Bath City Councilor Sean Paulhus was an advocate for having the land in front of and around the city’s Customs House designated William King Square, a nod to Maine’s first governor, whose house once stood on that Front Street property. The City Council approved Paulhus’ resolution Jan. 8. Alex Lear / The Forecaster

BATH — William King Square – named for Maine’s first governor and a longtime Bath resident – is back, just in time for Maine’s bicentennial.

The City Council on Jan. 8 unanimously approved Councilor Sean Paulhus’ proposed resolution to establish the square in the area in front of and around the Customs House at 1 Front St. King’s house sat on the property for more than 50 years when he lived in the City of Ships. Following his death in 1852, the city moved the building to what is now the Sagadahoc Bridge off-ramp, in order to build the Customs House.

“This location has historic meaning (regarding) King’s life and the history of Bath and the state,” Paulhus said Jan. 9. Doing research on King – a hero of Paulhus’ since his Ohio college days, when he came upon a book about Maine becoming a state – the councilor found references in old newspapers to a William King Square.

That designation faded into obscurity after King’s house – at one point the King Tavern – was torn down to make way for the bridge, Paulhus said. But with 2020 rolling around, the time seemed right to restore the name.

“With the bicentennial this year, (I thought) it would be a good way to start the remembrance here in Bath,” he said. A sign marking the square will be installed.

It’s Paulhus’ latest effort to spread awareness of King, whom he credits with having a crucial role in shaping Bath and helping Maine become a state. He pushed to establish March 16, the day after Maine’s statehood anniversary, as an annual day of observance for King. While still in college in 2006, he commissioned a portrait of King that now hangs at City Hall.


Born in 1768 in Scarborough, while Maine was still part of Massachusetts, King lived in Topsham before moving to Bath in 1800, and represented first one town then the other in the Massachusetts Legislature. His home overlooked the Kennebec River, on which his merchant fleet was docked.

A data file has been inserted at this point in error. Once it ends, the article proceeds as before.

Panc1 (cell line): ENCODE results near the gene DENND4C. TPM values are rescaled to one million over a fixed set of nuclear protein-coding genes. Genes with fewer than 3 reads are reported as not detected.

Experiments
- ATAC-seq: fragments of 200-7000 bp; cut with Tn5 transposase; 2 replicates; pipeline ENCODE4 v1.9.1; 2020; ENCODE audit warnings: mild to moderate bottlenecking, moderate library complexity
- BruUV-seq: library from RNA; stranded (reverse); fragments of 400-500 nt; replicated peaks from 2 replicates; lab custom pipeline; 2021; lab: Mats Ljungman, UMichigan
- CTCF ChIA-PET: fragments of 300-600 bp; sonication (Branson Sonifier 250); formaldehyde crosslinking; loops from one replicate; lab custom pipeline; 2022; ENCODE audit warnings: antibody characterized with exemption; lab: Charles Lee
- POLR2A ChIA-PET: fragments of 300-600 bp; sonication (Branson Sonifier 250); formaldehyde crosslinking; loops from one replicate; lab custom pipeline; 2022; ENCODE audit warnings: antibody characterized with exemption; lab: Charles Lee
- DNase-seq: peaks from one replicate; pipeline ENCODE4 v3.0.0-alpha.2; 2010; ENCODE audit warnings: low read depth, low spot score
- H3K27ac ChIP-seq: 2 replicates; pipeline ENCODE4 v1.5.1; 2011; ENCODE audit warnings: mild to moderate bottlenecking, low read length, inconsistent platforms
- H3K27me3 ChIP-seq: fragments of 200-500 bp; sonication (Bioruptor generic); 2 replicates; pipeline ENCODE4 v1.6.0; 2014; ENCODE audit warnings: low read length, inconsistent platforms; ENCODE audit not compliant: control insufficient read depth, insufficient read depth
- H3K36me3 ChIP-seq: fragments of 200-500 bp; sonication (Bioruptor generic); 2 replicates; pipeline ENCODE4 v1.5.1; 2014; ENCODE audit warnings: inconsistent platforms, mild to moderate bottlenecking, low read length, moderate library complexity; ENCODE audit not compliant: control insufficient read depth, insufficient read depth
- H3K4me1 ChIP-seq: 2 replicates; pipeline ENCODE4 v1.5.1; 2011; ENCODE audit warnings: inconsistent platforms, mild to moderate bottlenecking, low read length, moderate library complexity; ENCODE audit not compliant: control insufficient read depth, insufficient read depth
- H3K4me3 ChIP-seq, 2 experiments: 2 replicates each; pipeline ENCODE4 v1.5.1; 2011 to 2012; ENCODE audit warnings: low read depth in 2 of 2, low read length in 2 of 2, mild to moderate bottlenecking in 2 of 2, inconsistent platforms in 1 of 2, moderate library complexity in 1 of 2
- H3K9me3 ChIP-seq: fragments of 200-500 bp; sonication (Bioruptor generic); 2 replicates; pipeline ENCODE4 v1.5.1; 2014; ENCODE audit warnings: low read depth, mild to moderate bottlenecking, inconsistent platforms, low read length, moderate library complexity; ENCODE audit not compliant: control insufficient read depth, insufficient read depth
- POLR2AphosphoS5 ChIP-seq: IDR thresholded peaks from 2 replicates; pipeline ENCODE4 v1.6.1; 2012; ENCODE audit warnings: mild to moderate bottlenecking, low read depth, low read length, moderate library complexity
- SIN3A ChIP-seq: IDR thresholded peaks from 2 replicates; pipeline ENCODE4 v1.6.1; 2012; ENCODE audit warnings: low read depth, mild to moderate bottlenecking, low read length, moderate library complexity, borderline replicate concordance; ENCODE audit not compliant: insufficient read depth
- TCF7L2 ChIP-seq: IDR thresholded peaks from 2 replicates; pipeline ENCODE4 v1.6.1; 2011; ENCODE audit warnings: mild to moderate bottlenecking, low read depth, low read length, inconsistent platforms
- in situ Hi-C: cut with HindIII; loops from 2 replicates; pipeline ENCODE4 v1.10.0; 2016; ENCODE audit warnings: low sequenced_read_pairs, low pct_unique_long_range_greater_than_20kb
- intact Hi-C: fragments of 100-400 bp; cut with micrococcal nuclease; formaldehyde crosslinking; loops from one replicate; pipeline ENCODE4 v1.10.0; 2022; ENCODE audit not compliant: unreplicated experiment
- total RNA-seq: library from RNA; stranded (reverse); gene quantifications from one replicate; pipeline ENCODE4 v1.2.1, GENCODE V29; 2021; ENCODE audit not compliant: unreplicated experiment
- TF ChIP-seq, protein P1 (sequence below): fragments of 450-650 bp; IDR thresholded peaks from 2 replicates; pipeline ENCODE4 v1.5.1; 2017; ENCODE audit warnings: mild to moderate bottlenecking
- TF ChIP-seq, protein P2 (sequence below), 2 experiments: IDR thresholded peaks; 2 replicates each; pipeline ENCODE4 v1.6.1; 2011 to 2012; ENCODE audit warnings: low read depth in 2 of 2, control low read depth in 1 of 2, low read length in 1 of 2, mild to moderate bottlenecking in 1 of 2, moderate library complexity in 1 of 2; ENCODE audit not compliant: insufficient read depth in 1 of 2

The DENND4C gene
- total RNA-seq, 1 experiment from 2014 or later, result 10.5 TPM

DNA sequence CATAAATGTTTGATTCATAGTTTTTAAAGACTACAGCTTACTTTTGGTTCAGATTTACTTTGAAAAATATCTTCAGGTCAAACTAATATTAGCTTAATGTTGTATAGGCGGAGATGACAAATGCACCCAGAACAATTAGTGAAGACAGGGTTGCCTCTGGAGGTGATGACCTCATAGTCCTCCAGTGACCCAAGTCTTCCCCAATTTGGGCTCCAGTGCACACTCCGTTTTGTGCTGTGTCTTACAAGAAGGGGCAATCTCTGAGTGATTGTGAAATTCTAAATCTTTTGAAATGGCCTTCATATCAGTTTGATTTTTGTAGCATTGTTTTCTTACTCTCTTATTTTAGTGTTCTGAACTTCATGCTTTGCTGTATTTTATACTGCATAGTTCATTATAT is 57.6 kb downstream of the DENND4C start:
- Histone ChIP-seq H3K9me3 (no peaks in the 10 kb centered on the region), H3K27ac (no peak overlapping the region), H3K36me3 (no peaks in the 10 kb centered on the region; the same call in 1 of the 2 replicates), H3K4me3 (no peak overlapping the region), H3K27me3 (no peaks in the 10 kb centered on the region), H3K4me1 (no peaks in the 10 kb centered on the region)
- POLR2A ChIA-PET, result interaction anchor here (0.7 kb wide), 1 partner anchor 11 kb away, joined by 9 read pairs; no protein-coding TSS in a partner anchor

King was an ardent supporter of Maine statehood, presiding over the District of Maine’s constitutional convention in 1819. Maine became the 23rd state the next year, but King’s governorship was cut short in 1821 when President James Monroe tapped him to be a special minister to settle a territory claims treaty with Spain.

But Bath continued to be home, and King’s contributions there included establishing the South Church and the Bath Bank, and serving as customs collector from 1829-34. A monument at Maple Grove Cemetery marks his grave.

Amanda McDaniel, executive director of Main Street Bath, admitted Jan. 9 that she hadn’t heard much about King prior to her time with the city, but she’s enjoyed the learning experience.

“The William King piece (of Bath’s history) is pretty spectacular,” she said. “The more that we can shout about that, and learn a little bit more about his life and why he chose to live here, will sort of echo … why we are all here as well.”

A century-old photo of a massive downtown gathering inspired McDaniel to hold a block party there this summer. Front Street will be closed to vehicles Aug. 9 for the occasion and McDaniel hopes to capture as many people as possible in a photo to be taken by a flying drone.

Putting the new square to good use, Main Street Bath looks to plant a time capsule in the yard following the block party. Other activities on the horizon commemorating Maine’s milestone include a historical trolley tour around the city this summer; a baked bean supper at various locations March 14, the day before Maine’s 200th birthday; and the planned June launch of the Virginia, the reconstruction of a small ship built at the Popham Colony in 1607-08. While the latter isn’t necessarily a bicentennial event, it does hearken back to a Bath-area first, McDaniel noted.

The next bicentennial planning meeting is to be held at City Hall at 10 a.m. Tuesday, Jan. 21, and is open to all interested in participating. A schedule of events is to be posted at next month.

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